Demand from pathfinder GP consortia to pioneer a novel software tool designed to cut urgent care admissions has outstripped a DoH target four-fold.
The deadline for applying to pilot the tool closed last month. The DoH will now select 10 GP consortia and PCTs to develop 'clinical dashboards' so GPs can track local urgent care activity.
It will form part of the DoH's Quality, Innovation, Productivity and Prevention (QIPP) programme, which aims to cut urgent care admissions by 10 per cent by 2015.
GP understands 40 consortia and PCTs have now volunteered to develop a dashboard system for their practices.
Derbyshire GP Sir John Oldham, national clinical lead for quality and productivity, will oversee the project: 'In all the years I've been in this work-stream, we've never had something so enthusiastically received as this,' he says.
Urgent care activity
The scheme began in 2008 when NHS Bolton developed a clinical dashboard for general practice. This gave GPs a clearer picture of patients' urgent care activity, so they could ensure patients accessed the appropriate services.
The PCT piloted its dashboard in 2009/10 in 56 practices. That year, A&E admissions in the area fell 3 per cent amid a regional increase of 9 per cent.
Unscheduled hospital admissions fell 4 per cent, while one practice saw reductions of 16 per cent. The pilot's success spurred the DoH to move to a larger nationwide scheme.
The decision is timely. Last year, a Nuffield Trust report warned that cutting England's 'unsustainable' rise in A&E visits should be the number one priority in the NHS or it will become 'unaffordable'. It found A&E admissions rose to five million by 2008/9, costing the NHS £11 billion a year.
Bolton GP Dr Anne Talbot, national clinical lead for the Urgent Care Clinical Dashboard, helped develop Bolton's dashboard project and says it will be 'invaluable' for GP commissioners.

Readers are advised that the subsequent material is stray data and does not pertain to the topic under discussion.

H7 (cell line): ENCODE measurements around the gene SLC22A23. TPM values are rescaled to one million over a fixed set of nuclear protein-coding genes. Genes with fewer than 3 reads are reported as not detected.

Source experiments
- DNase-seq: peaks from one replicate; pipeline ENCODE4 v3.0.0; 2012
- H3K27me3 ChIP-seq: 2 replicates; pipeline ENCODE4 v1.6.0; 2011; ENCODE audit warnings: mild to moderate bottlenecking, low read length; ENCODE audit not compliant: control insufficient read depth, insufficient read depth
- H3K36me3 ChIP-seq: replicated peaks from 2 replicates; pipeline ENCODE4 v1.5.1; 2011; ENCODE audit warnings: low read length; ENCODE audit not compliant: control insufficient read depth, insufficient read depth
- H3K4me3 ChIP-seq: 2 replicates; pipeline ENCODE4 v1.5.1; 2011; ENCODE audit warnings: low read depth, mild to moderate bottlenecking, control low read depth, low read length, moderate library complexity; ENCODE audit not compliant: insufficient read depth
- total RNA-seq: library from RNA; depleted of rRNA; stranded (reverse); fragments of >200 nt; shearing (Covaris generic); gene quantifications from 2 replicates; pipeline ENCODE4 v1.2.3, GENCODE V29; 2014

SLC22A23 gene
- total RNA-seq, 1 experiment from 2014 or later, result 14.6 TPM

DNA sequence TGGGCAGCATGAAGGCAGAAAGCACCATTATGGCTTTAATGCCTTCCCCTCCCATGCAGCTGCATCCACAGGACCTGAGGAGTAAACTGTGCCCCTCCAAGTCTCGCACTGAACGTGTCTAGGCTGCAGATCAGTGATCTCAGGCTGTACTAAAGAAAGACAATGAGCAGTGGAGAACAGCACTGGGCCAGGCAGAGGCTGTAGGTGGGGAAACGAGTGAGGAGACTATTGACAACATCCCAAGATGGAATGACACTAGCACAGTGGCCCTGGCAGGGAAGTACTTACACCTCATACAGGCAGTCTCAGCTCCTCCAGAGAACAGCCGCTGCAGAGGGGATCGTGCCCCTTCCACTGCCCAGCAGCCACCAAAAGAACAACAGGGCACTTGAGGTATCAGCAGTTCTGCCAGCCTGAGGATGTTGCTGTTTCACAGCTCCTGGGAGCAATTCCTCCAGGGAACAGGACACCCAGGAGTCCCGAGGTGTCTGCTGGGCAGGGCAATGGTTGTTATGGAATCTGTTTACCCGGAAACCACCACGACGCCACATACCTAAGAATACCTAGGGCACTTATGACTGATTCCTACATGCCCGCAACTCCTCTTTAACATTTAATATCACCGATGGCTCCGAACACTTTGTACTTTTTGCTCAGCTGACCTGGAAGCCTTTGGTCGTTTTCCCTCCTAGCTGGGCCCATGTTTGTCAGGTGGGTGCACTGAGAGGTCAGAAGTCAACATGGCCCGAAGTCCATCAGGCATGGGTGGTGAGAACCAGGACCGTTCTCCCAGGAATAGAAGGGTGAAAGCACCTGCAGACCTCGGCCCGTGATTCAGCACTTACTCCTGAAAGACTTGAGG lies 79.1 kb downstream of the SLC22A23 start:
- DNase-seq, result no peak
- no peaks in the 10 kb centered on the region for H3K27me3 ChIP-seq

'The data that we use has always been accessible to GPs,' she says. 'However, it is now integrated in "real time" and is easily viewed in one place: on the GP's desktop. That's the key.
You can identify patients that may be struggling and, as a result, GPs are able to be more proactive.'
The dashboard allows GPs to track individual patients who may be accessing urgent care frequently. Dr Talbot says: 'We're often not aware how often those people are accessing urgent care.
The dashboard allows GPs to track individual patients who frequently access urgent care
Under the radar
'For example, an elderly gentleman had been to a walk-in centre to get an inhaler prescription twice in recent weeks. We invited him in and found he had signs of early dementia and was struggling.
'He's someone we wouldn't normally pick up. This tool helps us to identify patients who are under the clinical radar,' she adds.
Furthermore, Dr Talbot believes the system can be used to track disease outbreaks in the community. 'I use it myself to look at trends - for example, during the flu outbreak, we saw trends in usage of out-of-hours services,' she says.
There will be no standard NHS dashboard for primary care. Rather, the 10 sites chosen by the DoH for the pioneer stage will develop their own dashboards based on local requirements, using NHS Bolton's version as a guide.
If it is a success, the DoH aims to embed dashboards in all GP consortia and practices by 2013. Sir John is confident that if this happens, the system can contribute to the 10 per cent QIPP target.
But Dr Talbot warns dashboards should not be used by the department, or any primary care organisation, to monitor individual practice achievement. 'I do think we have to be very careful about using it as a performance management tool,' she says.
'It's a tool for care. There are lots of other ways to performance manage.'